Canterbury DHB


Infusion-related Reactions in HCT

In This Section


Adverse Reactions (AR)



The first studies of HSC freezing were by Barnes and Loutit in 1955 (Shu, Heimfeld et al. 2014). The first trial of DMSO was by Lovelock and Bishop in 1959. Cells are washed, resuspended in a basic salt solution supplemented with protein to which is added DMSO at a final concentration of 5-10% v/v. The cell suspension is cooled using controlled rate freezing at a rate of –1 to –2.5°C per minute to minus 80°C and then transferred to liquid nitrogen at less than –150°C. Just before HCT, the cells are quickly thawed in a 37°C water bath and infused immediately.

Adverse Reactions (AR)

AR may occur due to lysed red cells, senescent granulocytes or DMSO. AR continue to occur even after removal of DMSO and there is debate about the benefit of this practice. However, it is widely practiced and removal of DMSO may also remove other causes of AR such as granulocytes and RBC.

Factors influencing AR

  1. DMSO itself, by virtue of direct physiological impact.
  2. Post-thaw cell aggregation and dead cell debris.
  3. Lysis of RBCs, with release of Hb, electrolytes and membrane fragments.
  4. Total nucleated cell content and volume of cell suspension.
  5. Low temperature of infused products.
  6. Electrolyte imbalance.
  7. Premedication given before transfusion, for example, antiemetics, corticosteroids, diuretics and antihistamines, which are used to neutralize DMSO-induced histamine release but may cause bradycardia at the same time.8,13

Patient risk factors include young women, Hodgkin’s lymphoma, prior treatment and infusion protocol (speed, pauses, time delay between thaw and infusion) (Shu, Heimfeld et al. 2014).

The median volume, median DMSO and median TNC content of the product were found to be significantly higher in patients with side effects compared to the group without any side effects (1200 mL vs. 910 mL, P<0.03, 1.5 mL/kg vs. 0.92 mL/kg, P<0.01 and 8.90x108/kg vs. 7.83x108/kg, P<0.004, respectively) (Donmez, Tombuloglu et al. 2007).


DMSO can permeate cell membranes to prevent intracellular ice formation and dehydration damage (as extracellular ice draws water out of the cell). It was licensed by the FDA for interstitial cystitis and has been studied in brain edema, amyloidosis, schizophrenia, urinary, musculoskeletal and gastrointestinal disorders, pulmonary adenocarcinoma, rheumatologic and dermatologic diseases, chronic prostatitis, Alzheimer’s disease and as a topical analgesic (Shu, Heimfeld et al. 2014). Reported effects of DMSO include effects on cell metabolism, differentiation of stem cells and apoptosis. DMSO >2% can cause apoptosis of lymphoma cells. Rapid infusion of cryopreserved cells (with intracellular concentration of 10% DMSO) into normal plasma can result in osmotic injury to cells.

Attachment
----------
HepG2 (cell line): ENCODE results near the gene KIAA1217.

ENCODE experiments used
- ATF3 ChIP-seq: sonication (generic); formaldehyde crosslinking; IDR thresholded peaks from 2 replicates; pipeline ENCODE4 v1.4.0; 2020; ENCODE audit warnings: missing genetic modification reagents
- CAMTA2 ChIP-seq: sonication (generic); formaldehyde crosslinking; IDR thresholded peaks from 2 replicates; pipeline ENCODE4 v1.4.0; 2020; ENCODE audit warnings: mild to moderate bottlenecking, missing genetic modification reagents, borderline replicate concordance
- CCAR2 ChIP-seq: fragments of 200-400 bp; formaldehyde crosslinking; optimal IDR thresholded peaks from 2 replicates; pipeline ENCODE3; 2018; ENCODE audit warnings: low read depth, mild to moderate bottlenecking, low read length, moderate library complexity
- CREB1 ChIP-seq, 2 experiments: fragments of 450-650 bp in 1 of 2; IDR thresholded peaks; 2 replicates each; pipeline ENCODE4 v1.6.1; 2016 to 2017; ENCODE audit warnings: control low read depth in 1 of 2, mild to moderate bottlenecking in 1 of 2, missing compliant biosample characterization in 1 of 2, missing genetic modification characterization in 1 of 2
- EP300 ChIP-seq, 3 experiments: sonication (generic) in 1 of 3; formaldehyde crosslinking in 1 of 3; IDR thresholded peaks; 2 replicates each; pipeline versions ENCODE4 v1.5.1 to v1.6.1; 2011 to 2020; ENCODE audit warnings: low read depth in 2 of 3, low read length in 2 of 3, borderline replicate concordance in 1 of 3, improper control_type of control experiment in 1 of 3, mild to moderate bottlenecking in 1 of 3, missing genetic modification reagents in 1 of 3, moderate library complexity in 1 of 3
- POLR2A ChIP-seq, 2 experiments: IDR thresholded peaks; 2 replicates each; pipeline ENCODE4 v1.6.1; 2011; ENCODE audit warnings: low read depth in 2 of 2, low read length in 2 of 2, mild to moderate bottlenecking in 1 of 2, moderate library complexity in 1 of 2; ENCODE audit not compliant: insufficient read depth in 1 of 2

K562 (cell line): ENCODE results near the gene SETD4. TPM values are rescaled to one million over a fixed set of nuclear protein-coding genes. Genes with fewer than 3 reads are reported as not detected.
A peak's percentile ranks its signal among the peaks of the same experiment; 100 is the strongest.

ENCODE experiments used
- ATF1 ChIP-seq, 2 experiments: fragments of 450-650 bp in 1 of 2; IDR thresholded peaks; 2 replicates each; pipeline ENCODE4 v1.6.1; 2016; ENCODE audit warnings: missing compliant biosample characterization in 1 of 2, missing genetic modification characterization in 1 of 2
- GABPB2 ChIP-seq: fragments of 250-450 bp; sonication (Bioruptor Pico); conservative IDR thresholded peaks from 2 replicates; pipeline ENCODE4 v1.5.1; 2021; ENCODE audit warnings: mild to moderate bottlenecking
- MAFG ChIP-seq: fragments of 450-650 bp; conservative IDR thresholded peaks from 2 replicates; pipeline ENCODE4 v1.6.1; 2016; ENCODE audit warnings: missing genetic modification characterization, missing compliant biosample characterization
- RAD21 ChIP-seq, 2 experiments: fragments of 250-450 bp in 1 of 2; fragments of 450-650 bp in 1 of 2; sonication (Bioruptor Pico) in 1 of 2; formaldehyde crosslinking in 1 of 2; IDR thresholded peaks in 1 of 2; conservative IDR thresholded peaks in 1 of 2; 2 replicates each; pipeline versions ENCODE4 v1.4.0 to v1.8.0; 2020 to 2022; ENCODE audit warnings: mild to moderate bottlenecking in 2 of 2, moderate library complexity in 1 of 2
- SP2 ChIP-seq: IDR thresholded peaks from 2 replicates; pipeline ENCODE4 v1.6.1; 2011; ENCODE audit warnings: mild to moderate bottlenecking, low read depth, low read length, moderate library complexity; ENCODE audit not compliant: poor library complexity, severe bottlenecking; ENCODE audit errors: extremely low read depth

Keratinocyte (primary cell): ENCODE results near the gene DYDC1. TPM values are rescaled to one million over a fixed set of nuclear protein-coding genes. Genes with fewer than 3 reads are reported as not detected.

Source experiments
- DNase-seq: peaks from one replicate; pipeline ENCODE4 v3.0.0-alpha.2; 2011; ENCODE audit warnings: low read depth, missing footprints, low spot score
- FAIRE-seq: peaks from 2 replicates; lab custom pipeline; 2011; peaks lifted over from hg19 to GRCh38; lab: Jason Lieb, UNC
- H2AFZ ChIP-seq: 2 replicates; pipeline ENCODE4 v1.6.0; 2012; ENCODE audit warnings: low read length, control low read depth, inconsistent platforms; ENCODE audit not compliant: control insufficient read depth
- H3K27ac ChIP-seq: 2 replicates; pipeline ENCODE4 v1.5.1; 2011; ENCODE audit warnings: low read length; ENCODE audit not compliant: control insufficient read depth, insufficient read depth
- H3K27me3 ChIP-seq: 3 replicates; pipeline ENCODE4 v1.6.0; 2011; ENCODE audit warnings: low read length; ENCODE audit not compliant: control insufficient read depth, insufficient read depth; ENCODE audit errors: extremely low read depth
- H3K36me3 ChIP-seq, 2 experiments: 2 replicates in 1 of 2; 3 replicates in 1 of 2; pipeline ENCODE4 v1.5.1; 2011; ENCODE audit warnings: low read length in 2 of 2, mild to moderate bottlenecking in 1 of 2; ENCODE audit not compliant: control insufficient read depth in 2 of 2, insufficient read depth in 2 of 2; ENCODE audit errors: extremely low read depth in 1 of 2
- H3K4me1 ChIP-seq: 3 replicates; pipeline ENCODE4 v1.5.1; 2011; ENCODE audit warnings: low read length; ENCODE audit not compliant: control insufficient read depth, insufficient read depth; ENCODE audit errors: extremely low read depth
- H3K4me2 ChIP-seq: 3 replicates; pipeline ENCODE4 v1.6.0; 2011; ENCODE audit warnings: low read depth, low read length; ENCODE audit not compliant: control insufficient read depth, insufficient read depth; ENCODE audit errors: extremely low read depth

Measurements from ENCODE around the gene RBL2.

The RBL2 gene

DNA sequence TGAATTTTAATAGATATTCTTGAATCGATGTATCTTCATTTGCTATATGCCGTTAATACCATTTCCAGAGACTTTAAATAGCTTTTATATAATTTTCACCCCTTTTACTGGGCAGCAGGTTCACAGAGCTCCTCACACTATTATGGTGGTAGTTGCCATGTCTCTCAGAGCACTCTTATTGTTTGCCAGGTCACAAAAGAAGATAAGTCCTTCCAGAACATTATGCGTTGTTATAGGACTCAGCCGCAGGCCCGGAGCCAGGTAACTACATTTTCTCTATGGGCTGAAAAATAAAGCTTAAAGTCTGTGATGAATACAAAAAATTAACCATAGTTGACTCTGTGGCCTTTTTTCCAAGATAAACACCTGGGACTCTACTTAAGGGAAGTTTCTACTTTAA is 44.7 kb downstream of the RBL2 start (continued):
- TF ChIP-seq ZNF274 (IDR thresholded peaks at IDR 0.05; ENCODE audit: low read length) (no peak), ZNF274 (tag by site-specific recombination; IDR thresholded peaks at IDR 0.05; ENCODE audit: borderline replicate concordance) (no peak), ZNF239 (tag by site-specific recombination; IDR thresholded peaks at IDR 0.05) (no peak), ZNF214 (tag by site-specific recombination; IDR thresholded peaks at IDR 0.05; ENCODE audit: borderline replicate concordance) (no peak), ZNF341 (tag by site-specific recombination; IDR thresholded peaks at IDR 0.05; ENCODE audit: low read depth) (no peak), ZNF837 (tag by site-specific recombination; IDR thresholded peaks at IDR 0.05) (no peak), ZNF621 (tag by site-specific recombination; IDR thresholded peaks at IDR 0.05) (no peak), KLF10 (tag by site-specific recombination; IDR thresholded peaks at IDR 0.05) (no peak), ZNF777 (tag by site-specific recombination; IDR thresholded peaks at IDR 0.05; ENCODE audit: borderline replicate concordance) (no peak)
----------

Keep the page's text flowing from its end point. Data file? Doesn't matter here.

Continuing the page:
• Solvent for water-insoluble compounds.
  • A hydrogen-bond disrupter.
  • A cell-differentiating agent.
  • A hydroxyl radical scavenger.
  • An intracellular LDL-derived cholesterol.
  • Mobilizing agent.

DMSO toxicity

About 45% of DMSO is excreted unchanged in the urine but a proportion is converted to dimethyl sulfide which is excreted through skin, faeces, urine and breath for up to 2 days causing a noxious garlic odour and taste.

DMSO can induce histamine release and can affect the limbic-hypothalamic pathways causing nausea, vomiting, diarrhoea, headache, flushing, fever, chills, dyspnoea, anaphylaxis, vasodilation and hypotension, pulmonary or abdominal complaints and complex effects on emotion and cognition. As such, anti-histamines are usually prescribed as prophylaxis.

DMSO can produce neurotoxic AR in a dose-dependent manner. DMSO may cause apoptosis in the developing nervous system. A maximum dose of 1 g/kg has been suggested.

Preventing AR

AR after cryopreserved HSCT

AR after cryopreserved HSCT.png

From Shu, Z., et al. (2014). "Hematopoietic SCT with cryopreserved grafts: adverse reactions after transplantation and cryoprotectant removal before infusion." Bone Marrow Transplant 49(4): 469-476.


Shu, Z., et al. (2014). "Hematopoietic SCT with cryopreserved grafts: adverse reactions after transplantation and cryoprotectant removal before infusion." Bone Marrow Transplant 49(4): 469-476.

Donmez, A., et al. (2007). "Clinical side effects during peripheral blood progenitor cell infusion." Transfus Apher Sci 36(1): 95-101.

About this Canterbury DHB document (145475):

Document Owner:

Andrew Butler (see Who's Who)

Last Reviewed:

December 2016

Next Review:

December 2018


Note: Only the electronic version is controlled. Once printed, this is no longer a controlled document. Disclaimer

Topic Code: 145475